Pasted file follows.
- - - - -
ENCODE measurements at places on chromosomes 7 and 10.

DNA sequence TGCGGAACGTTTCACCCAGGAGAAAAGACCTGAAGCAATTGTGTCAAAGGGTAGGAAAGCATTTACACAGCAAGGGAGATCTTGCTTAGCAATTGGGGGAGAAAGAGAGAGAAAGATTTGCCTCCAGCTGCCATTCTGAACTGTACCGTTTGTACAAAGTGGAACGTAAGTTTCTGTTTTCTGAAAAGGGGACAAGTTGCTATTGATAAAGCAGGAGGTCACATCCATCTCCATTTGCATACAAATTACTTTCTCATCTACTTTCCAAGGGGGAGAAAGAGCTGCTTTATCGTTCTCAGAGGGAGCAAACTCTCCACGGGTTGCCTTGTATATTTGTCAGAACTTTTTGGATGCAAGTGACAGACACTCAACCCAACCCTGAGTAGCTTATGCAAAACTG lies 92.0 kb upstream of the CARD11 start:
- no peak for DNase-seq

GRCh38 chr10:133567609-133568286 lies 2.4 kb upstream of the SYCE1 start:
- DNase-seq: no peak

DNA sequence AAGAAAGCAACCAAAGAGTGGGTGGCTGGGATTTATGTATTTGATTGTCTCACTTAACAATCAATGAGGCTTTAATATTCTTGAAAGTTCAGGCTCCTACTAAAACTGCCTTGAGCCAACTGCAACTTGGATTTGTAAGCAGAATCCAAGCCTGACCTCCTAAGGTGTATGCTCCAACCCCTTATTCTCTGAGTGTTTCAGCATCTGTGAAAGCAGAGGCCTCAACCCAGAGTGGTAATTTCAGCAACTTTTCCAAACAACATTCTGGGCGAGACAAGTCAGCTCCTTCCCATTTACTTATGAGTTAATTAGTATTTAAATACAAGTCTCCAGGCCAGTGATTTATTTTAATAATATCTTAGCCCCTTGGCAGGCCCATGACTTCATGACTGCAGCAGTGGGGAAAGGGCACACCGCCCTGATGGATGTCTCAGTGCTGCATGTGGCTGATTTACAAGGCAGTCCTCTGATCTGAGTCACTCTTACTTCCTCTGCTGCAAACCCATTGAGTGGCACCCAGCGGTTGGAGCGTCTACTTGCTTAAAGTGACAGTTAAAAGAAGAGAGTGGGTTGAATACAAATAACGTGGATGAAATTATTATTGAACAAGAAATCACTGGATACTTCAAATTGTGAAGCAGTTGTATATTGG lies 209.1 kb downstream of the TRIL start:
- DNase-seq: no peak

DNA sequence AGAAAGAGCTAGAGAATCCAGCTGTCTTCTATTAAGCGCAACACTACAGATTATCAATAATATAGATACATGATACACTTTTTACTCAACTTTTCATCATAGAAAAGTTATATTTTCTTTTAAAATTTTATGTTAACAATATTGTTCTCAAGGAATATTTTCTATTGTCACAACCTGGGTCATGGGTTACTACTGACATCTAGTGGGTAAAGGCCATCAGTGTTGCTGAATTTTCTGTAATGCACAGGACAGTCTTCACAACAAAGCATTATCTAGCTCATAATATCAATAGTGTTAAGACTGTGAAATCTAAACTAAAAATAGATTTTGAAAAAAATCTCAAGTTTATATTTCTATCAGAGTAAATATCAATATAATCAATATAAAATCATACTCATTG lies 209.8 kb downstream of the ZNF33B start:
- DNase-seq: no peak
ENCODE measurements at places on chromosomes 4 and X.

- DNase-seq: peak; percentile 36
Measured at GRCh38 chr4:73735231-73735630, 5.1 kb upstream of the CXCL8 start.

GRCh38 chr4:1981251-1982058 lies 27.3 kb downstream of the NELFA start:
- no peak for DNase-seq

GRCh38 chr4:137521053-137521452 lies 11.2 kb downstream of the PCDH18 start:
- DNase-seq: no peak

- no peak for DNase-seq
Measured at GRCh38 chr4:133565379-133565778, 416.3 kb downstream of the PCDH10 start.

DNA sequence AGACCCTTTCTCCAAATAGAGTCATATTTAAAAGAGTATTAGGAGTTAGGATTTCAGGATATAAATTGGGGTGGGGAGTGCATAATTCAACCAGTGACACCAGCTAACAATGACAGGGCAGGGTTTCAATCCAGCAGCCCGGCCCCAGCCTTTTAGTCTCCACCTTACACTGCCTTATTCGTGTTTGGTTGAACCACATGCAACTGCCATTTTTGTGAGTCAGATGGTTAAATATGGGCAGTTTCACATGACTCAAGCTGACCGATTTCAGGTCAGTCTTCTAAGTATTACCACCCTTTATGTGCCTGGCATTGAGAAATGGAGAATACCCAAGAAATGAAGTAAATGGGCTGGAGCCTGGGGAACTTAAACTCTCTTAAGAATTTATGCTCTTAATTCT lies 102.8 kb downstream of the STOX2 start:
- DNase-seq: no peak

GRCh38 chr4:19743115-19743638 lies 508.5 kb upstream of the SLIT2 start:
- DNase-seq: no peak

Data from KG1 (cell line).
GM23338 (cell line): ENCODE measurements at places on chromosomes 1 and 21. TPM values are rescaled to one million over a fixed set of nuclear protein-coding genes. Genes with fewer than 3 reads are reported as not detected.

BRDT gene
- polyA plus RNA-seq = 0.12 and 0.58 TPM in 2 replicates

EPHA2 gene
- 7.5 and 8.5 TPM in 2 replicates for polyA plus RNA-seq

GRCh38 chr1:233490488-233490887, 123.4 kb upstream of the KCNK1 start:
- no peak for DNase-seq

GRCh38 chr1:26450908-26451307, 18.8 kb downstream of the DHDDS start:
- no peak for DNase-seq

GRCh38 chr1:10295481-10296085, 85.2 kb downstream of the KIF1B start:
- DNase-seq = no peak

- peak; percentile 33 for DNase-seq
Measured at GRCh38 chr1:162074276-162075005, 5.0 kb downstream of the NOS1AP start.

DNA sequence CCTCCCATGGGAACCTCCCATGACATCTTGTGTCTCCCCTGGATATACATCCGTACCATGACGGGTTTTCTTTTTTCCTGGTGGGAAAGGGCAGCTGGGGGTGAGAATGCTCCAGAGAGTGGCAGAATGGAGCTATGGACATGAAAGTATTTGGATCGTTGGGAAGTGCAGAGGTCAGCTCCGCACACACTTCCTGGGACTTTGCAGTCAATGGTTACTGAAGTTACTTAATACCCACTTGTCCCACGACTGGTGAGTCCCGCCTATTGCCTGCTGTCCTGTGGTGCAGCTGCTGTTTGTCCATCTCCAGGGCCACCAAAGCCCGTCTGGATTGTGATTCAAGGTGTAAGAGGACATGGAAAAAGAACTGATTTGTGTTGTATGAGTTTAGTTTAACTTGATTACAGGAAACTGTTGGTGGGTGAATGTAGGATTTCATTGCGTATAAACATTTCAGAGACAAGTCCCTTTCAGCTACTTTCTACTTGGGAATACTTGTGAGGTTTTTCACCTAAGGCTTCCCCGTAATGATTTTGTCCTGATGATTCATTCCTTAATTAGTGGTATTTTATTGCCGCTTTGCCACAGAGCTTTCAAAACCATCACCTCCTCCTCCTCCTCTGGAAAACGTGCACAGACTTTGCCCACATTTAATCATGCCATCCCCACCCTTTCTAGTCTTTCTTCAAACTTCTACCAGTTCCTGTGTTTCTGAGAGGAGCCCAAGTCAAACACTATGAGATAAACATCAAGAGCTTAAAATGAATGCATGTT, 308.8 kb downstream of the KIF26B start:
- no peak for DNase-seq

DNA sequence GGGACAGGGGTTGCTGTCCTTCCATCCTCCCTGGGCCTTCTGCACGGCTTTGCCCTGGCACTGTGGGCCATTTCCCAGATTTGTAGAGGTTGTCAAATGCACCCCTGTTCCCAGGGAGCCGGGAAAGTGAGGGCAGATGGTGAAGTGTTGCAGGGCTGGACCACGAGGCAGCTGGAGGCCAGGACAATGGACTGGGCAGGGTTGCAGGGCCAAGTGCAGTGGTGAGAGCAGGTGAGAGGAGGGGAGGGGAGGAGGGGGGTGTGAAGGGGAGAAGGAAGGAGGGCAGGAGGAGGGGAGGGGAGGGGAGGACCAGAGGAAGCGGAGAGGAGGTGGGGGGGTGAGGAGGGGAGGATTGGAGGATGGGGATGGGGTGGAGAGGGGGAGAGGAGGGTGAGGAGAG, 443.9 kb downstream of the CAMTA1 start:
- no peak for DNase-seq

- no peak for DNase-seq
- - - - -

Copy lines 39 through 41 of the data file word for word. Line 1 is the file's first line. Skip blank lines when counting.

DNA sequence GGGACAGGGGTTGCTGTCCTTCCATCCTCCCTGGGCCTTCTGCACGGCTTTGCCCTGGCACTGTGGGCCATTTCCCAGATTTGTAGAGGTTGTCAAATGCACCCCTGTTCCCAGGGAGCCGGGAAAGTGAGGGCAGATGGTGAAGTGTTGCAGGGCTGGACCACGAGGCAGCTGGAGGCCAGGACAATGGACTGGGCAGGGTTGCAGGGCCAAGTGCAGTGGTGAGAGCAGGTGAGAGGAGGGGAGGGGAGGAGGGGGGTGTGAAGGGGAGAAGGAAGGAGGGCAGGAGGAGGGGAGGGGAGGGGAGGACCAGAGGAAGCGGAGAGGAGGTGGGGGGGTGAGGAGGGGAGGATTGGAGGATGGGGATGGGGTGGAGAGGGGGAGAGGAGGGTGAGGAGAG, 443.9 kb downstream of the CAMTA1 start:
- no peak for DNase-seq

- no peak for DNase-seq